Raytheon Technologies and Boeing‘s Millennium Space Systems subsidiary will use digital engineering techniques to develop digital models of infrared sensors for the U.S. Space Force’s future missile warning satellite constellation, C4ISRNET reported Tuesday.
The companies will utilize digital engineering to test and validate whether the missile tracking satellites can operate in medium-Earth orbit under two separate contracts awarded in May as part of the Next Generation Overhead Persistent Infrared program.
Rob Aalseth, executive director with strategic systems at Raytheon Intelligence and Space’s space and command-and-control systems division, said that with digital engineering, every team member can immediately see how changes to a specific part of a satellite could affect the performance of the system.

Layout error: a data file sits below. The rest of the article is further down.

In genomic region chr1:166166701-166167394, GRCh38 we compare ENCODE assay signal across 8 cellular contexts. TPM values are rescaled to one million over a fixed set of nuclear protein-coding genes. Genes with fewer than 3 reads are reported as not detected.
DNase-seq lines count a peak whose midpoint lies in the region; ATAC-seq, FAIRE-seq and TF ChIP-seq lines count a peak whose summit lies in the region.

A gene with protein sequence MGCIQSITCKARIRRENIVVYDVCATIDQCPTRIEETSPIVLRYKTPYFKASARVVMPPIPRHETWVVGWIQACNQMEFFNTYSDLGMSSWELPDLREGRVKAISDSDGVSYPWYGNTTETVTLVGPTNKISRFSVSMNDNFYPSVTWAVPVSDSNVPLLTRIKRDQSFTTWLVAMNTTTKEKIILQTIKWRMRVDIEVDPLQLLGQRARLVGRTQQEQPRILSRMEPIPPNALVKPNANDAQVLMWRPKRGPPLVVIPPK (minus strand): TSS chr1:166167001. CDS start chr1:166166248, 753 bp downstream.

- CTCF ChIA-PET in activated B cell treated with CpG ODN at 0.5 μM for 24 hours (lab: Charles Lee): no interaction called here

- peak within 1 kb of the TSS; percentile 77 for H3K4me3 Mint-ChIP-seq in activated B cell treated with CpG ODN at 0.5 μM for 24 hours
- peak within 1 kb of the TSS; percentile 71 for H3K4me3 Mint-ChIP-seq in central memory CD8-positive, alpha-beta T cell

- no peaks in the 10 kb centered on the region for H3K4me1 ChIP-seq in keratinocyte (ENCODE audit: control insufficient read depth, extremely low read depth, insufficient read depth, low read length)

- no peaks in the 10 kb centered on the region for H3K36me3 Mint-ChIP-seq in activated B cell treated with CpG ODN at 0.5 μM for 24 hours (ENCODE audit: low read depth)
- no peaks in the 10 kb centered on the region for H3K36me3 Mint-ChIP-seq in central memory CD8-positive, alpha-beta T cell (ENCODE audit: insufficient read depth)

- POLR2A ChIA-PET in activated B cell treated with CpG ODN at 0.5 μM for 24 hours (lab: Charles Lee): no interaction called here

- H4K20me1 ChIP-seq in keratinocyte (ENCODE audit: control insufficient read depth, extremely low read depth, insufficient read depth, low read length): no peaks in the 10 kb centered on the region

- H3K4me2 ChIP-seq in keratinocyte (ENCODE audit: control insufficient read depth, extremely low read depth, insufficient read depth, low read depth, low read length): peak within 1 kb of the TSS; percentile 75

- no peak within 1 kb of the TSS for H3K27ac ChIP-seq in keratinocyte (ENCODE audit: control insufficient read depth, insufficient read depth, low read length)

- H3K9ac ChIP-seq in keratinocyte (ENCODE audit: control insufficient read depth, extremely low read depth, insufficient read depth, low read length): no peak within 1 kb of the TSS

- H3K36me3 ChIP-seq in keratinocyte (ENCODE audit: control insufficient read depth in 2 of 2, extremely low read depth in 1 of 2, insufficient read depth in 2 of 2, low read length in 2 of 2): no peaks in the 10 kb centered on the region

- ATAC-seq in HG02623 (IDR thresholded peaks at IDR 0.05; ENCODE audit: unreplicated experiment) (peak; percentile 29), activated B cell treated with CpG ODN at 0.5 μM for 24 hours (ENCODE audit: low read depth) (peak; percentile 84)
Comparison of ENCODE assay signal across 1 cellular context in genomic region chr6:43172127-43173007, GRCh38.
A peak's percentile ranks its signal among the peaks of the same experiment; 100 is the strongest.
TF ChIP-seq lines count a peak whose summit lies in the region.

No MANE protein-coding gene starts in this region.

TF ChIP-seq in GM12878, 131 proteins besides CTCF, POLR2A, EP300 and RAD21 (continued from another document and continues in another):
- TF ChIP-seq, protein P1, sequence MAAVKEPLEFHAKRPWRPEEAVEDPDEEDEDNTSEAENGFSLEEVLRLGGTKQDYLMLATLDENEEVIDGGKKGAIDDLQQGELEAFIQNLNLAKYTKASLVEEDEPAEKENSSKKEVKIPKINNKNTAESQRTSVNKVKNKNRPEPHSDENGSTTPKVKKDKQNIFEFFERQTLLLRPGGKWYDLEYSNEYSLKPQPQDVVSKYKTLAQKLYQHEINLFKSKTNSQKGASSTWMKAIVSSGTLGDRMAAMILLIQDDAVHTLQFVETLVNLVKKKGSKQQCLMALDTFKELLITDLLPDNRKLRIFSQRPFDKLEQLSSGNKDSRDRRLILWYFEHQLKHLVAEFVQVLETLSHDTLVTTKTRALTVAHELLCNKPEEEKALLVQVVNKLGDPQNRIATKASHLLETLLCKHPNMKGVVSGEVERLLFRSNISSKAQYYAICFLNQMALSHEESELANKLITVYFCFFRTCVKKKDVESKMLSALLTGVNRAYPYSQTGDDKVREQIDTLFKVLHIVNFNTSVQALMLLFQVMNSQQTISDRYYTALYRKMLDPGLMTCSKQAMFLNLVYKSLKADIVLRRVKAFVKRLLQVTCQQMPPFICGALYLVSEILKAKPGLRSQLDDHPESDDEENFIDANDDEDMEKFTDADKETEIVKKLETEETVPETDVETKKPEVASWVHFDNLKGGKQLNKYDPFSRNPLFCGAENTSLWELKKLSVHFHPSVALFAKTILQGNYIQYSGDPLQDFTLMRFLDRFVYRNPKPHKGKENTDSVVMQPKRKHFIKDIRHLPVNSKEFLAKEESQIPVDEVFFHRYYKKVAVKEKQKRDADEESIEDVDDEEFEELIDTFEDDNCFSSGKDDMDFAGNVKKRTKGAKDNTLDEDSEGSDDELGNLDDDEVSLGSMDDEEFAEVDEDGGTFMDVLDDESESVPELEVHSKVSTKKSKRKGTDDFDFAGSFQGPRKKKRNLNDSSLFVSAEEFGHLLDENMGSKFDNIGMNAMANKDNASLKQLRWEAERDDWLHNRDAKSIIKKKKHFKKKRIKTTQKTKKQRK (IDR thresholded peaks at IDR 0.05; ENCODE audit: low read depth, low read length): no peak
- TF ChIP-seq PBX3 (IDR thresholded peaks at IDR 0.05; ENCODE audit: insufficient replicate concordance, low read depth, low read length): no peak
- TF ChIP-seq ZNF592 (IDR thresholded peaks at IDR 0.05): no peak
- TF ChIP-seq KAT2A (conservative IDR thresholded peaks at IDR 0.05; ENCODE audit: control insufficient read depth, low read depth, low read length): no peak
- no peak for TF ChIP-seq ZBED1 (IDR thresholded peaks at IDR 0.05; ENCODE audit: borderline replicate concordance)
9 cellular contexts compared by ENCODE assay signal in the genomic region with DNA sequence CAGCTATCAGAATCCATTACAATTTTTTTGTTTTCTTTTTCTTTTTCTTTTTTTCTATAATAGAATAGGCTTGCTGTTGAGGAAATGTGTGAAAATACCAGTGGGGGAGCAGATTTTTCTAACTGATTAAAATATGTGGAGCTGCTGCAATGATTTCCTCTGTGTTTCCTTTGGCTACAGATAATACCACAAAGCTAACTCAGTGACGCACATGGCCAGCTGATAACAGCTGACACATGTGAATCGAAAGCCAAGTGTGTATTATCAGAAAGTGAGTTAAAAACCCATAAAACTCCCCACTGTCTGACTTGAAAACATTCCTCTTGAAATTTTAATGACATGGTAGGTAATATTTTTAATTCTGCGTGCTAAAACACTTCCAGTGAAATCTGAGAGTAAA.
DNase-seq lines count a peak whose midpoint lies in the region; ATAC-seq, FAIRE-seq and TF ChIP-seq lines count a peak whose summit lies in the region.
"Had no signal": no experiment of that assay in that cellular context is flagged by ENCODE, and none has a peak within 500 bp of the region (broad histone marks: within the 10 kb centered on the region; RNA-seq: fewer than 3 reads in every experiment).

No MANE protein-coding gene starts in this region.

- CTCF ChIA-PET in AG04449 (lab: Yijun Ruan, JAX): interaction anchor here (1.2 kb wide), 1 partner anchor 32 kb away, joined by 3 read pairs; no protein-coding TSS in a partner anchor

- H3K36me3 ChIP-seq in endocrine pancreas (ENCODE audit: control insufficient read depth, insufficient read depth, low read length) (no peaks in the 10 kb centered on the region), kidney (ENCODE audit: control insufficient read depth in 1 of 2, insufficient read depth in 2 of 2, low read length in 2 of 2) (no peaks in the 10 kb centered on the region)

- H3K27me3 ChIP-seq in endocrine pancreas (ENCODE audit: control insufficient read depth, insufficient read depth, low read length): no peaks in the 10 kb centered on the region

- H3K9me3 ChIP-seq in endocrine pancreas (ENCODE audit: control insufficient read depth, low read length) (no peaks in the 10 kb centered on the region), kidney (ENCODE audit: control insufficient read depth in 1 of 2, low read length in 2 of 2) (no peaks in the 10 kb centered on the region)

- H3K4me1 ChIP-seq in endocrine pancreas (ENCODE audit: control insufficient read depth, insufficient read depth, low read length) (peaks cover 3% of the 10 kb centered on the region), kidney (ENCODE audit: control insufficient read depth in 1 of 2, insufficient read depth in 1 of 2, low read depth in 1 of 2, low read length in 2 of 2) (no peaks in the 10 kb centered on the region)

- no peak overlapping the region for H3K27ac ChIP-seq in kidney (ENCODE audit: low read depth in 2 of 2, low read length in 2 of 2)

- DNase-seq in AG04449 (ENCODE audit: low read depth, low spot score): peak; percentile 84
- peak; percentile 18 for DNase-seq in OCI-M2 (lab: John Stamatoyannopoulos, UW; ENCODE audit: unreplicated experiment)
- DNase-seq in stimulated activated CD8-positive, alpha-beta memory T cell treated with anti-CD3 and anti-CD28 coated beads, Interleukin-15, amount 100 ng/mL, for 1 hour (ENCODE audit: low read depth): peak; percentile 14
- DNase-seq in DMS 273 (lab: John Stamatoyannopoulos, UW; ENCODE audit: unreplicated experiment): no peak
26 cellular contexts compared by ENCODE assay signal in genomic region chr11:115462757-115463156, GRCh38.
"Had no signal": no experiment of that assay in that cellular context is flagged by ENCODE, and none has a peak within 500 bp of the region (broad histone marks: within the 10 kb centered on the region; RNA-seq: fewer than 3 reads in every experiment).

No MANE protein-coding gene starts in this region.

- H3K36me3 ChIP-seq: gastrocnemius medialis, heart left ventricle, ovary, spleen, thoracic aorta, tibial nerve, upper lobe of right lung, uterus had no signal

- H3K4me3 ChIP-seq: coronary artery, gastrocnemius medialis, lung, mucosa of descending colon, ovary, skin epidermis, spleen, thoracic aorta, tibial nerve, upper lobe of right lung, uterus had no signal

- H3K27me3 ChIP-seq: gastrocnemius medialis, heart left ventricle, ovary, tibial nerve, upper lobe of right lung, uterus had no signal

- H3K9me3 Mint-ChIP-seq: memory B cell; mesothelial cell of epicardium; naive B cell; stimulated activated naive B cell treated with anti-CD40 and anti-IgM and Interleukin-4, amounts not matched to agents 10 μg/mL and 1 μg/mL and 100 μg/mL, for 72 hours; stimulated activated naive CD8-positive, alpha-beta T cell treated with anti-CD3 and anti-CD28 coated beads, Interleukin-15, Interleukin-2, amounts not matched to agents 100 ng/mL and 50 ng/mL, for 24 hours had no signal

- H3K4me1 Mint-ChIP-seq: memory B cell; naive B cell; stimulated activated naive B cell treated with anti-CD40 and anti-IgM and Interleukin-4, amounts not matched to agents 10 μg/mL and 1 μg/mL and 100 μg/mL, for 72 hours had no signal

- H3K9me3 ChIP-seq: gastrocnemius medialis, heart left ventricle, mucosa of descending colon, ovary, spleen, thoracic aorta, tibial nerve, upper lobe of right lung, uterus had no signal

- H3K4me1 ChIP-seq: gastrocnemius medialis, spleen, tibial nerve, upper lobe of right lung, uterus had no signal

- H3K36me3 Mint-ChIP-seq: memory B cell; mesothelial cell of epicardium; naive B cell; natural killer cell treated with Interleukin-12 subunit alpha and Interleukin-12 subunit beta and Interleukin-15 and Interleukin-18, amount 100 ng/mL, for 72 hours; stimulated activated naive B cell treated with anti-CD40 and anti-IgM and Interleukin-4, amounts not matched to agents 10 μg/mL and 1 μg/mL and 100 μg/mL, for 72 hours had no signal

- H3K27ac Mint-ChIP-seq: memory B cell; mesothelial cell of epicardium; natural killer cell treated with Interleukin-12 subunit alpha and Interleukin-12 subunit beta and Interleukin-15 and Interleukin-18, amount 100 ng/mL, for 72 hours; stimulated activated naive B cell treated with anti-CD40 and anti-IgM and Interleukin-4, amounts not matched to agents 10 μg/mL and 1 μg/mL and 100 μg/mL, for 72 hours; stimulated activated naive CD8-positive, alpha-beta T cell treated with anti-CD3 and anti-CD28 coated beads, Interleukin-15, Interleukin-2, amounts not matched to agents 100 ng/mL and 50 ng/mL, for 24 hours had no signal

“You can float requirements all the way through, but digitally. You actually have a full representation of a product as well as all of the parameters to a high level of detail,” Aalseth said. “You could actually measure the performance of your electronics against the output, because it’s a realistic depiction.”
Jason Kim, CEO of Millennium Space Systems, said the contract with the Space Force provides the company an opportunity to demonstrate how the use of digital models could provide the speed and flexibility in validating multiple designs during the development phase.
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